The close nature of the presidential race was underscored by the travel schedules, which left the candidates crossing paths, including stops Saturday afternoon only a few miles apart in Dubuque, Iowa, across the Mississippi River from Wisconsin. Four years ago, Obama carried Iowa and Wisconsin by wide margins, but he has struggled to lock down his support this year, creating an opening for Republicans.

    “He’s trying to do everything he can to rekindle what he had four years ago, but it’s not there,” said Gov. Terry E. Branstad of Iowa, a Republican. “Initially, there were a lot of people who were against Obama and weren’t that wild about Romney, but over the last few months that has changed, and now there is really genuine enthusiasm for Romney.”

    The candidates, as they near the end of their contest, are intimately familiar with the metrics and minutiae of the state-by-state races. In Iowa, for example, Democrats were pointing to 17,000 voter registrations in the past month, which narrowed the Republican advantage to about 1,400 voters, down from about 11,000 a month ago.

    The campaign played out Saturday entirely on the terrain Obama won four years ago, when he expanded the battleground to Virginia and North Carolina for the first time in a generation. Republicans portrayed Romney’s late push into Pennsylvania, where he was set to have a campaign rally today, as a sign of strength.

    “You have to look at what they’re doing now,” said Gov. Tom Corbett of Pennsylvania, a Republican. “They’re engaging here. They’re spending money here. The race is close, and that’s when you try to push it over the line.”

    Yet Democrats portrayed the move as an act of desperation, arguing that the state has not voted for a Republican presidential candidate since George H.W. Bush in 1988. The Democratic Party also has a voter-registration advantage of more than 1 million people in Pennsylvania.

    “This is what I would describe as a Hail Mary,” said former Gov. Edward G. Rendell of Pennsylvania, a Democrat. “They have found out that it’s not likely they’ll carry Ohio, and the only way to do the electoral math is to carry Pennsylvania or a Michigan or even a Minnesota.”

    An aide to Romney said the campaign had decided to compete in Pennsylvania only after taking steps to finance advertising campaigns and get-out-the-vote operations fully in other states. The indication was that advisers viewed the state as worth a try, given the deadlocked national poll numbers, but not at the expense of anything else.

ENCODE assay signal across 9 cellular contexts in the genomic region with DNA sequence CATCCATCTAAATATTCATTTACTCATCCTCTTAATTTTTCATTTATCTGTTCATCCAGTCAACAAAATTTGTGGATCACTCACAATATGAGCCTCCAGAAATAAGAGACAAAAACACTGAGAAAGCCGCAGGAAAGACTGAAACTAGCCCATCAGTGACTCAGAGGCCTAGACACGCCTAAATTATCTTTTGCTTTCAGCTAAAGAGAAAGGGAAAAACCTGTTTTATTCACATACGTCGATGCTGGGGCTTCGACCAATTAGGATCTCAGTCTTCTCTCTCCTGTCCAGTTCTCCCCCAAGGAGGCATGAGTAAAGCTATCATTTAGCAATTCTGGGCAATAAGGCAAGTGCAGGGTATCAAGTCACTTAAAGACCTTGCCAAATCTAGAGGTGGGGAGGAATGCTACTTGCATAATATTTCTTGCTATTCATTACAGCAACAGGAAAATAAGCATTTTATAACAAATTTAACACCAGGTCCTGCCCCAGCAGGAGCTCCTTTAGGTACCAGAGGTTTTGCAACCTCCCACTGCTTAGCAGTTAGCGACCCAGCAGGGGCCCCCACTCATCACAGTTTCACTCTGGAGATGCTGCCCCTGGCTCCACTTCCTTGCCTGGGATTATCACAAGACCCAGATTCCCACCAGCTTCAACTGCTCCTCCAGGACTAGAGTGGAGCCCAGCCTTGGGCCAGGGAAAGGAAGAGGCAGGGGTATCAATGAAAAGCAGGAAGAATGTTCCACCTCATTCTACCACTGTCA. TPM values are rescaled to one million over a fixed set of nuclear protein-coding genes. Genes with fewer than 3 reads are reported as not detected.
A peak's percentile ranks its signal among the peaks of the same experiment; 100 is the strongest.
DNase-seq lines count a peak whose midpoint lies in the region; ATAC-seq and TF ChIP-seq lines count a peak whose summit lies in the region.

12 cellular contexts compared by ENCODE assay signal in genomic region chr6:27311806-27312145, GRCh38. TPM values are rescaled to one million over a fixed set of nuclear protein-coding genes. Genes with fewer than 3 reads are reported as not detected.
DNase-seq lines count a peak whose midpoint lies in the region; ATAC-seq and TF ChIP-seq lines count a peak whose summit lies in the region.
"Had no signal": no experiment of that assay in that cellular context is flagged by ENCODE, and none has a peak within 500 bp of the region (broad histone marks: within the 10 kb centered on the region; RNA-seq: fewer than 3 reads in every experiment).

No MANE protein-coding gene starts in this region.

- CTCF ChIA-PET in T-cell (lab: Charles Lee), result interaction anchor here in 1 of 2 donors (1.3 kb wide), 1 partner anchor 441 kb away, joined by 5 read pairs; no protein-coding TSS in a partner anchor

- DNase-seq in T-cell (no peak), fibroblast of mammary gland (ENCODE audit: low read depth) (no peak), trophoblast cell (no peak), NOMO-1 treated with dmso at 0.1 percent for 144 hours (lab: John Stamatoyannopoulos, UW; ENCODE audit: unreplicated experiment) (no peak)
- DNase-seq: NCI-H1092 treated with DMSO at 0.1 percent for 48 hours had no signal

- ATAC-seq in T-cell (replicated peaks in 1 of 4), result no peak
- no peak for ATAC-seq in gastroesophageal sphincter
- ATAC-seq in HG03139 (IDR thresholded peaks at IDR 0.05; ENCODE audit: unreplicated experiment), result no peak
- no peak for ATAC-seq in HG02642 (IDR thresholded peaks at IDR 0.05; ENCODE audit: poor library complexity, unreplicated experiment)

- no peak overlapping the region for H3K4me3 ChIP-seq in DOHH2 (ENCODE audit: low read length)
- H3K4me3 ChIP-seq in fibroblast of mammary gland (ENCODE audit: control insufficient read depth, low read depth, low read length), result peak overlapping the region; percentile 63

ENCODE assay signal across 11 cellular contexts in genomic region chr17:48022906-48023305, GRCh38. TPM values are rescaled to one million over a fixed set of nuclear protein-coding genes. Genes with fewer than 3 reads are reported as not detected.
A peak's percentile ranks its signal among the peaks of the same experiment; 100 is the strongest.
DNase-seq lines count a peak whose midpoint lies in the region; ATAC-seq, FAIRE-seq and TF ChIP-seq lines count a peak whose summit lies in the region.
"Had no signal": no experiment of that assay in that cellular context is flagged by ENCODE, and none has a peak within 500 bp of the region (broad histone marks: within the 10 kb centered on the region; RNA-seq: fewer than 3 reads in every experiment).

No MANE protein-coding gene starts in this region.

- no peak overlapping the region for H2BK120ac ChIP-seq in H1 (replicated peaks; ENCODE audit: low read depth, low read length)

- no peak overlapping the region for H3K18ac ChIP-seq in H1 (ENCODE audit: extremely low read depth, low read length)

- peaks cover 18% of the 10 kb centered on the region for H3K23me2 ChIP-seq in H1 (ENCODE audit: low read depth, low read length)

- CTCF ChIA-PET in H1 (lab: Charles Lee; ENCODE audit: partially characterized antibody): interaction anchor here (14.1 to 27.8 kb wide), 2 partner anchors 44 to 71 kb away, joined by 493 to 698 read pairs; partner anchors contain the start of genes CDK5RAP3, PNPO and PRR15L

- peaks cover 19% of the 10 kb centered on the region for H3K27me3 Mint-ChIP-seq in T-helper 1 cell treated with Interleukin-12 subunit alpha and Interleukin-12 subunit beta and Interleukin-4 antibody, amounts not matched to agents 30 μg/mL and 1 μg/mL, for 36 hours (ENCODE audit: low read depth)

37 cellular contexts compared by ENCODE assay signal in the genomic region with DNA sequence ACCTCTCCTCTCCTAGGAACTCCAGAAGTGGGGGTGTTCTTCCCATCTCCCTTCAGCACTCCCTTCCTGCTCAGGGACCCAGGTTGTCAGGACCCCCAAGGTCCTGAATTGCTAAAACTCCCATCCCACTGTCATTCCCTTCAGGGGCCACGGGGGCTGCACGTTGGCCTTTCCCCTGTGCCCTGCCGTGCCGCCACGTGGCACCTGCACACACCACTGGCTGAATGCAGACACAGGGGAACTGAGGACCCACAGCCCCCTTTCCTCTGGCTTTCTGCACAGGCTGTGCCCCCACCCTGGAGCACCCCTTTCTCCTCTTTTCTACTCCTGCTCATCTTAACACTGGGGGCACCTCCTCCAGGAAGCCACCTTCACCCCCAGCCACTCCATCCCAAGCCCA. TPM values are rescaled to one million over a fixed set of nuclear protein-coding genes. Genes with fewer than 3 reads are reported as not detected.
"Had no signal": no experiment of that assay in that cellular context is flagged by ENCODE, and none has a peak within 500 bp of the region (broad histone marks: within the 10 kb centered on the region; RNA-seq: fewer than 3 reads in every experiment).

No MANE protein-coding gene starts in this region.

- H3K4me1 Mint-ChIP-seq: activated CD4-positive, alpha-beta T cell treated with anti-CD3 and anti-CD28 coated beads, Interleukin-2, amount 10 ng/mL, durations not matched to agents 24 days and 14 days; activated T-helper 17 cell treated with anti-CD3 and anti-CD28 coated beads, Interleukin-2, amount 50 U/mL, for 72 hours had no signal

In interviews, aides to Obama said he remained competitive in Florida, a state that both sides had viewed as more favorable to Romney, who would face a hard road to victory without its 29 electoral votes. Obama officials said they were benefiting from outsize support from non-Cuban Hispanic groups that have traditionally backed him and strong turnout in early voting in Miami-Dade and Broward counties. Data collected by a firm that tracks political advertisements showed that Obama was running commercials in every corner of the state — in Panama City and Orlando, Tallahassee and West Palm Beach.

    Romney’s campaign officials said they were confident that he would win Florida. But they were not taking chances and scheduled a visit by Romney to the state Monday.

    They said they were somewhat less certain about Virginia, agreeing with Obama’s strategists that a jump in polling in the state for Romney after the first presidential debate had subsided some, though they still predicted a victory there. The Obama campaign has reserved commercial time in the Washington area, Richmond and Roanoke, the monitoring data showed, countering a barrage from Romney, the National Rifle Association and the super PAC Restore Our Future.

    Romney was scheduled to make two stops in Virginia on Monday, including one in the northern suburbs, a region that was pivotal to Obama’s becoming the first Democratic presidential candidate in four decades to win the state. It is part of the Romney campaign’s strategy of winning over voters who supported Obama in 2008.

    Newhouse, the pollster for the Romney campaign, said the campaign had wooed enough Obama supporters nationally to make a decisive difference.

    The effort has been punctuated by Romney’s recent emphasis on bipartisanship and moderate policy positions after a primary season in which he called himself “severely conservative.” It has also included a run of advertisements telling those swept up in the promise of Obama’s last campaign that he had tried but failed, and that it was time to move on.

    “I think we did what we needed to do,” Newhouse said, “but we’re going to find out Tuesday.”